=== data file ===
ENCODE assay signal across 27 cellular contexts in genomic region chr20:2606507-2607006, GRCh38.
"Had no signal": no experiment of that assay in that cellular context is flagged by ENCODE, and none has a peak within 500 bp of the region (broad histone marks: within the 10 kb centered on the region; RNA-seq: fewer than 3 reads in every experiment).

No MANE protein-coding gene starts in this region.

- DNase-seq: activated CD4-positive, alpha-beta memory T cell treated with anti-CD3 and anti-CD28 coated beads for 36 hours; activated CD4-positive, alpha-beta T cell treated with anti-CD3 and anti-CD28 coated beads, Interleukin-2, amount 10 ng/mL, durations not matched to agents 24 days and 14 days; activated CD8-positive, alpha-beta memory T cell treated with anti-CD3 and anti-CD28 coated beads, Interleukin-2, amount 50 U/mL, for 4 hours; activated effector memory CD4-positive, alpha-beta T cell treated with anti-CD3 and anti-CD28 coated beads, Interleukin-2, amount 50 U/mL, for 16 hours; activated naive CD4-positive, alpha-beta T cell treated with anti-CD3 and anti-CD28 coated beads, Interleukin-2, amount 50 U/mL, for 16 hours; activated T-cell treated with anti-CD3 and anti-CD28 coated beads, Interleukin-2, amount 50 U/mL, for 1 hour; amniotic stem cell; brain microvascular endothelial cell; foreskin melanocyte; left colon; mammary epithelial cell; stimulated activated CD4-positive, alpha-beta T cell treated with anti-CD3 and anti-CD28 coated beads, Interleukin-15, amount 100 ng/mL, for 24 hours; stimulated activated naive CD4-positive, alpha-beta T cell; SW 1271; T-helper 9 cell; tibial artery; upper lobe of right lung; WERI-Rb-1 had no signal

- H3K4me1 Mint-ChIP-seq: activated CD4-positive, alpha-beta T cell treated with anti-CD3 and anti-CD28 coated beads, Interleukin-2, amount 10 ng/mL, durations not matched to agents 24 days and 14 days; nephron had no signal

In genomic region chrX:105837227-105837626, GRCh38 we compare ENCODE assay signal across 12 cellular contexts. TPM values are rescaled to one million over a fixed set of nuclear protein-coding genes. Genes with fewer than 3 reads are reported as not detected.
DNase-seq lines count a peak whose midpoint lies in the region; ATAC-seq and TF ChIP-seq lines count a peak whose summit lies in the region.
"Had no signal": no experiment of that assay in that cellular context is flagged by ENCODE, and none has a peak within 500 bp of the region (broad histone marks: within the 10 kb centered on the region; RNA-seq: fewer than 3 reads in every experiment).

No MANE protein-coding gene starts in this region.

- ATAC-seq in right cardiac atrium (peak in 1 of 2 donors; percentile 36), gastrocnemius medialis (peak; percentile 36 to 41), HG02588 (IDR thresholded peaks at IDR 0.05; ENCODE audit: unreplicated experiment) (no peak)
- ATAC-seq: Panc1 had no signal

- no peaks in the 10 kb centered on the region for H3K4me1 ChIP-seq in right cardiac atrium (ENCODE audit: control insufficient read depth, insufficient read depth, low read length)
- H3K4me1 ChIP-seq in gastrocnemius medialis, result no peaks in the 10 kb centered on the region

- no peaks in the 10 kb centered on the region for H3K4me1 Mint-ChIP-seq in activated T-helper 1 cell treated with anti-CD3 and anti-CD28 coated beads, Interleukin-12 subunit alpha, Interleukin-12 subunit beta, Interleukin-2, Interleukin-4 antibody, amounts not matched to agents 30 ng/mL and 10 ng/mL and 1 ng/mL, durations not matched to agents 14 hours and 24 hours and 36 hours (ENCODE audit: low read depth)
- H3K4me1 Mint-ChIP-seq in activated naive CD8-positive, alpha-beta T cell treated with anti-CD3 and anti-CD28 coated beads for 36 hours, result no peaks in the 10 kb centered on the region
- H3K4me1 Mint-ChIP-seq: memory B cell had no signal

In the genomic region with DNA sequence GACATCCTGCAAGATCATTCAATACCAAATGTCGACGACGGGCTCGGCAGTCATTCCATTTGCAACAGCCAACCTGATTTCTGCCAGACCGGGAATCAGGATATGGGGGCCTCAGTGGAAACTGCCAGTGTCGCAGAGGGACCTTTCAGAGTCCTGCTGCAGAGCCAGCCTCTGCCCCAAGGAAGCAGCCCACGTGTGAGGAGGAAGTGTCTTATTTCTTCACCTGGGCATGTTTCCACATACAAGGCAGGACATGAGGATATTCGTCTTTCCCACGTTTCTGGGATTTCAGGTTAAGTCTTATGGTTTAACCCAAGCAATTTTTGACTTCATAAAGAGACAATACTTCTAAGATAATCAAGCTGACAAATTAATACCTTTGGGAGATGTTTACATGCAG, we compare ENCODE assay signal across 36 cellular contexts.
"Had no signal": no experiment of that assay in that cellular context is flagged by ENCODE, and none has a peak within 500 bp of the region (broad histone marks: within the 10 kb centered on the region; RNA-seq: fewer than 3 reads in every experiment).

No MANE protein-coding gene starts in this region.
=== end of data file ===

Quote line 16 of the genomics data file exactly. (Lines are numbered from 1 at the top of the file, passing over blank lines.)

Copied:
- H3K4me1 Mint-ChIP-seq: memory B cell had no signal